Not far from Louth (a lovely market town in Eastern Lincolnshire at the foot of the Lincolnshire Wolds LINK where the Victorian poet Tennyson was born) is the coastal nature reserve at Saltfleetby – Theddlethorpe Dunes. Here are long sandy beaches backed by sand dunes and some high sand dune ridges, interspersed with tidal sand, mudflats and mixed salt and freshwater marshes. It’s beautiful with many sea birds. The sea lavender is in purple flower and we spot a trio of fallow deer. The only disappointment is the sea itself, which is the colour of weak diarrhoea. We walk here for several hours and spend a couple of nights in a large garden – I’m reluctant to call it a campsite – near the coastal village of Huttoft. The landowner charges £5 a night and provides a water tap. It rains sporadically and the shifting cloud formations in the setting sun are dramatic. I love these East coast skies especially at sunset.
Jo’s always up for a castle. We visit Tattershall castle; a simple moated red brick tower which you can get around in an hour. But I really enjoy Fotheringhay castle, a bit odd as there’s nothing of it left – the castle was dismantled in the 1630s and most of the masonry was removed, leaving only the earthworks – just a small hill which we climb. It was the final place of imprisonment of Mary, Queen of Scots, who was tried here for her complicity in a plot to murder Queen Elizabeth I. She was beheaded on a scaffold in the castle’s great hall in February 1587. I experience something bleak and forbidding about the site.
It is now mid August and Jo is renting out her Sussex home to guests for a week. The Transit is once again our home and we head to the West Country of Dorset and Devon. My daughter is enjoying what I call a post Coronavirus lockdown summer of love with her new man in South Devon and we invite ourselves down to visit. That’s another great thing about a campervan. – you can invite yourself to visit people without actually intruding into their space. Our first stop is the sea bathing pool at Dancing Ledge near Worth Matravers on the Dorset coast. In the early 1900s a local headmaster arranged for the bathing pool to be blasted out of the rock to enable his pupils to swim in safety. Its water is replenished at every high tide – as it is when we arrive. It’s a big cold wavy infinity pool. We were here some years ago in April when it was bloody freezing.
Devon is a beautiful county of quintessential thatched country cottages and extremely narrow lanes bordered by high hedges, many of which are ancient – a quarter of Devon’s hedgerows are over 800 years old. It’s hard work navigating the van without scratching the paintwork on the tough, spiky blackthorn and hawthorn branches, and Google directs us down the narrowest of grass covered lanes for what it thinks is the fastest route. It’s an anxious moment when you come face to face with a tractor and trailer, without a passing place in sight. I take my hat off to Devonshire tractor drivers whose consideration in these situations is abundant. They just love backing tractors and trailers round corners, up embankments and into fields.
The River Teign below Castle Drogo in Dartmoor National Park flows through a spectacular wooded gorge and into a large river pool known as Salmon Leaps. The water here is shallow (around 1.5m at its deepest), flowing into three stone plunge pools, with grassy banks on the side. Here we swim in the very cold, slow moving, brown tea coloured water, with small brown trout.
It’s a visit to Devon of only a few days – we must return to Sussex to prepare for new guests. Then we’ll be back up north to Yorkshire via Derbyshire. The purchase of the restored mill in the Yorkshire Dales proceeds and we want to take another look at it. Selling and buying a house in England is a tedious business of indeterminate length and little certainty. A few weeks back, a buyer of her house changed his mind and pulled out of the deal. The Yorkshire Mill was in jeopardy. A house Jo now really wants. So she’s understandably anxious, but that anxiety can evaporate when we’re on the road in the campervan.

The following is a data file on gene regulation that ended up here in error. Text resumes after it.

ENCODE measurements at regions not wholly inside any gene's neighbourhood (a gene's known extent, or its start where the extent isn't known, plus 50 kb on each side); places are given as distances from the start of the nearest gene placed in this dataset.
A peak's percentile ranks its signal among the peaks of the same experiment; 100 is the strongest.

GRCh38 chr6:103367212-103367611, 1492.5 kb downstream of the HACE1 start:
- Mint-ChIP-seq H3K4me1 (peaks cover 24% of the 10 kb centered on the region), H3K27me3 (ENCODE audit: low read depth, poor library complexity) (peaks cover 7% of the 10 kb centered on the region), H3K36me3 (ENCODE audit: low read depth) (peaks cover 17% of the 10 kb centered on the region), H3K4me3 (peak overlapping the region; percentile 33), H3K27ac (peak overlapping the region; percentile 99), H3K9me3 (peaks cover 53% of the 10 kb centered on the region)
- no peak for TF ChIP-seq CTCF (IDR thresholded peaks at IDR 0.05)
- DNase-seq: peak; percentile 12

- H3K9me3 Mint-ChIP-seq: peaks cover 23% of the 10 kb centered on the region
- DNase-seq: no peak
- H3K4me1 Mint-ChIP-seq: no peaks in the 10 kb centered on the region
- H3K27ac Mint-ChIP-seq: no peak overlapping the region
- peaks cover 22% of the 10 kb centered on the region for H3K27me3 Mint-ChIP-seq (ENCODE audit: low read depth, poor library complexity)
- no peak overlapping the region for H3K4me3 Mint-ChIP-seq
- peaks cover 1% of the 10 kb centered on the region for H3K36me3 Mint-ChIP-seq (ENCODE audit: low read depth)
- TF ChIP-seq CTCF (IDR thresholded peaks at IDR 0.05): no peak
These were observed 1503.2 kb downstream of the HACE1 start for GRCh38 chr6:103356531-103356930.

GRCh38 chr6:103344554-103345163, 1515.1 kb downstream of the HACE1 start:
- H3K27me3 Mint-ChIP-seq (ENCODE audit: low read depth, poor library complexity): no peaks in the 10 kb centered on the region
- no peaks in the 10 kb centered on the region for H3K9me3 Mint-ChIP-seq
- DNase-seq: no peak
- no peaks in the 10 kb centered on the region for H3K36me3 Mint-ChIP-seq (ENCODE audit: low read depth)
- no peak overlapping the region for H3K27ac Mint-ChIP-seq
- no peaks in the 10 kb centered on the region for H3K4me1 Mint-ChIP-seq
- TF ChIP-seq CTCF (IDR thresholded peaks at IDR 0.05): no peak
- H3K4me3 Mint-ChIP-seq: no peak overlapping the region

We visit Derbyshire and my old friend in the grand stately pile, and then head north for an appointment at the North Yorkshire Mill where Jo will take some vital measurements. Our route to the Dales takes us through the old industrial conurbation of Sheffield, Barnsley, Wakefield and Bradford. Grandad Fred would recognise bits of it.
In the Nidderdale Valley we walk beside the river Nidd for the afternoon and make a reservation at a local hotel restaurant, The Sportsmans Arms in Wath-in-Nidderdale, for dinner. It has a fine menu of game and fish, and there’s a lobster festival going on. I go for the lemon sole, Jo orders the venison – both great. We’re seated next to a spritely couple in their eighties who hail from Yorkshire but now live in Dorset in the south. We get chatting about deafness and the saintliness of the woman having endured her husband for sixty years. She asks Jo if we’re here for the shooting (daily rate about £1,000 a gun). We laugh, that amount is about what we live on a month. Jo replies that her daughter and partner are into country pursuits and have a lovable working spaniel. For further amusement the woman asks if we’re staying nearby. We’re actually staying in a small farmer’s car park down the road for £5 a night. Jo averts the answer with a smile and something like, ‘Yes we’re staying in an exclusive place nearby with lovely views’. We sometimes jokingly refer to ourselves as dirty scumbag travellers.
But after a cold shower, some perfume, and decked out in our Sunday Best we easily pass ourselves off as well heeled tourists who can afford £1,000 shooting fees and exclusive accommodation in the Yorkshire Dales.
Before returning home again to Sussex we visit nearby Ripley Castle where there’s tea and cake, in the sunshine, in the cemetery of All Saints Church – a bit odd but very pleasant if you like cemeteries as much as I do. Tiffin amongst the deceased is the kind of thing churches need to do these days to pay to fix the leaky roof. This afternoon we’re in the warm sunshine again strolling through the centre of the well heeled spa town of Harrogate: a charming place of many parks, thousands of trees, picturesque gardens and grand Victorian houses. Jo loves it too because there seems to be very little traffic and there’s plenty of free parking. A strange thing is the traffic friendly town, not jam packed full vehicles. Unheard of in the south of England. How do they do this?